The Science Unit is tasked with designing the research mission, i.e. the satellite payload, comprised of the yeast cells to be studied and the micro-instrumentation necessary for the realization of the mission goals. Towards that objective, members of the interdisciplinary team work on the following:

Genetically engineering yeast cells to emit fluorescent signals as markers of gene expression and DNA damage

To that end, we are using the Yeast GFP Library, which is a collection of yeast strains identical to each other except that in each strain a different protein is tagged with a fluorescent protein (GFP), covering overall the entire yeast proteome. This tagging method is complemented with a systematic approach to identify the genes to be studied. To study radiation, the team is re-engineering a previously used DNA damage memory circuit. This is a synthetic circuit that essentially “hijacks” the cell’s DNA damage signalling cascades to actuate a positive feedback loop, leading to the production of a fluorescent protein, eventually identifying the cells in which mutations have occurred along with their progenies.

Engineering a system-compatible microfluidic continuous culture system, composed of a microfluidic chip, micropumps and assorted paraphernalia

To accommodate the concurrent growth of multiple Library strains, we are implementing a  biodisplay array similar to the one described here. Solenoid valves and micropumps are used to prime the control layer and to control the flow of sterilized growth medium along the bottom flow channels. Sterilized growth medium and waste are stored in medical-grade, sterilized polyethylene vinyl acetate (PEVA) bags. The team is also working to increase control lines’ redundancy in the chip designs.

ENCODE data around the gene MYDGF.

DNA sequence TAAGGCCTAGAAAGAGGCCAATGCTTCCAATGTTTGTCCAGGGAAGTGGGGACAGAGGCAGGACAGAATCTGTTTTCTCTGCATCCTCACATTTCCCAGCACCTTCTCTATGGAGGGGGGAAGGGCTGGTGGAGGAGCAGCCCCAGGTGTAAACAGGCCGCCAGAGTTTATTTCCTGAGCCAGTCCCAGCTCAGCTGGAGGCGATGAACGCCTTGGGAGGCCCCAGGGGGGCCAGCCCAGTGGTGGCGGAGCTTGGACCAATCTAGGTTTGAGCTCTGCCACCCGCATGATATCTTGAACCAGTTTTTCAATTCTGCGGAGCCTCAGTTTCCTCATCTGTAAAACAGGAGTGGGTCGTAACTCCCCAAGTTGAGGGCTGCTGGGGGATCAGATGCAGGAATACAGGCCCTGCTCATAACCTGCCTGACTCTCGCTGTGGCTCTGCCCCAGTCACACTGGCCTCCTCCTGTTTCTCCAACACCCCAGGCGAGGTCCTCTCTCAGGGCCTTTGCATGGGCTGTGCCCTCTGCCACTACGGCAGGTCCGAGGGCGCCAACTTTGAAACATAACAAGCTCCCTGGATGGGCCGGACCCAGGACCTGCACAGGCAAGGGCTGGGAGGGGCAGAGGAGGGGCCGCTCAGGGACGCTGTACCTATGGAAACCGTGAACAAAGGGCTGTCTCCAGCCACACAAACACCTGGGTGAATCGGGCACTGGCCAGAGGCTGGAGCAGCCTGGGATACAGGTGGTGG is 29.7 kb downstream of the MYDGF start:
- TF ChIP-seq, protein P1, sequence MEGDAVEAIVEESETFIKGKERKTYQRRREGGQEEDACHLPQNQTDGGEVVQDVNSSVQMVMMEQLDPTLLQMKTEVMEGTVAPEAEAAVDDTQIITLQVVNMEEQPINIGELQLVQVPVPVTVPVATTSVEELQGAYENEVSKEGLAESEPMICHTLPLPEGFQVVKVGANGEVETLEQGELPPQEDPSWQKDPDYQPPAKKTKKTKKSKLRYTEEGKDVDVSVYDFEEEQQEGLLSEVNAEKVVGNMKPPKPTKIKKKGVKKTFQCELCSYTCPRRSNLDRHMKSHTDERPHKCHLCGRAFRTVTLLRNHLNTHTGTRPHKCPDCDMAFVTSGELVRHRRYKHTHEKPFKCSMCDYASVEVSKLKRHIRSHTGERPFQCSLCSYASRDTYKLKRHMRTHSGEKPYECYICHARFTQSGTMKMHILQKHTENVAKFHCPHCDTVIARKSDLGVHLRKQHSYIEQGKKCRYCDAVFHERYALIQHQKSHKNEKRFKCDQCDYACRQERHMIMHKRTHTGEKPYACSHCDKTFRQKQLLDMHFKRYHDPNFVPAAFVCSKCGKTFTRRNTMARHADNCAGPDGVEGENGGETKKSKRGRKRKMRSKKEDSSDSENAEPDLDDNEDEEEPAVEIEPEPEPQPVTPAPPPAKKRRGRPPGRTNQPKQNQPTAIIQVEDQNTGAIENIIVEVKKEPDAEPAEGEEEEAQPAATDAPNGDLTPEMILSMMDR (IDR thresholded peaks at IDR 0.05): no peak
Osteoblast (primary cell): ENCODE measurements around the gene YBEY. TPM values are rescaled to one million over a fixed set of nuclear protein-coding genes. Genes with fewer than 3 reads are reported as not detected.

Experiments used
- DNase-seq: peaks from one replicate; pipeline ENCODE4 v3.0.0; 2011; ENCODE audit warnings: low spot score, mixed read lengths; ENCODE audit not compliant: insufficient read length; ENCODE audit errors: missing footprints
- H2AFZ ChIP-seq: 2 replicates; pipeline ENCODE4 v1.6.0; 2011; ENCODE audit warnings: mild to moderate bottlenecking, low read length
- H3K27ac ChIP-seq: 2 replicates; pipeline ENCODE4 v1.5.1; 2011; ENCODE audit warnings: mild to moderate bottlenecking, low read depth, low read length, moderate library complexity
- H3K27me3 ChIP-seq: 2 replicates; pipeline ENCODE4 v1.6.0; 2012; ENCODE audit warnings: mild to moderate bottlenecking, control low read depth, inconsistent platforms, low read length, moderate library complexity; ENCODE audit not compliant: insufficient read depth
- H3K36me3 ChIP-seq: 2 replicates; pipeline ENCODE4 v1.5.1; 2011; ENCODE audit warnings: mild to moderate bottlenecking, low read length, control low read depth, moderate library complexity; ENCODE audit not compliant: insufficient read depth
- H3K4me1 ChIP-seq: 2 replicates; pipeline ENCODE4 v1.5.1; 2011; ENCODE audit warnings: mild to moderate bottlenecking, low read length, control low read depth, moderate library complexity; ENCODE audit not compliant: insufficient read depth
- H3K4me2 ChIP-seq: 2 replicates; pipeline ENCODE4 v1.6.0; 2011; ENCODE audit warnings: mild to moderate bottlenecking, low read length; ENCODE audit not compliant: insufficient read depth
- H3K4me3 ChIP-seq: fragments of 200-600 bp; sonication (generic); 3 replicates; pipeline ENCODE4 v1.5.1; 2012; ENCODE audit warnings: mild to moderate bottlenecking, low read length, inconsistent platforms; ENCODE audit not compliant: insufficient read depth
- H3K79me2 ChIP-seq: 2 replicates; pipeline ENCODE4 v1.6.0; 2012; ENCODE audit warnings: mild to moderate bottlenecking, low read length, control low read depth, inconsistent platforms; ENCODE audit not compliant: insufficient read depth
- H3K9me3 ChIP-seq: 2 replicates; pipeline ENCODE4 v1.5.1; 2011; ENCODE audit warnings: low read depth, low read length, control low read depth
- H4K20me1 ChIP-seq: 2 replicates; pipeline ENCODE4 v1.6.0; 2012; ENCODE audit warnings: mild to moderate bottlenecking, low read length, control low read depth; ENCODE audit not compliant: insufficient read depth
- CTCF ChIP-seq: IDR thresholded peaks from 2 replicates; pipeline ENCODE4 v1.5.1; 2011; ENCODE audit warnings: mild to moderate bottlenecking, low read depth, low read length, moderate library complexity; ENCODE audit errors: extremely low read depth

Microfluidic chip, as fabricated by the team in LBNC, EPFL

Designing and fabricating a miniaturized fluorescence microscope

A epifluorescence digital microscope, modified from existing models used to perform optical recordings of neural activity in walking mice, is designed to measure the fluorescence intensity of each chamber’s population.

Fluorescence microscope for cell imaging

Ensuring the essential conditions for cell growth in space

To withstand launch conditions and achieve long-term storage, sporulation of yeast cells is performed. The experiment is taking place in a pressurized vessel (1 atm), which takes up the space of almost 2 units and will run at 3 distinct time-points. A number of sensors are in place inside to measure CO2, pressure, temperature and humidity. The temperature required for optimal yeast growth is 30 ºC and is achieved by a polyimide based heater on the bottom surface of the chip.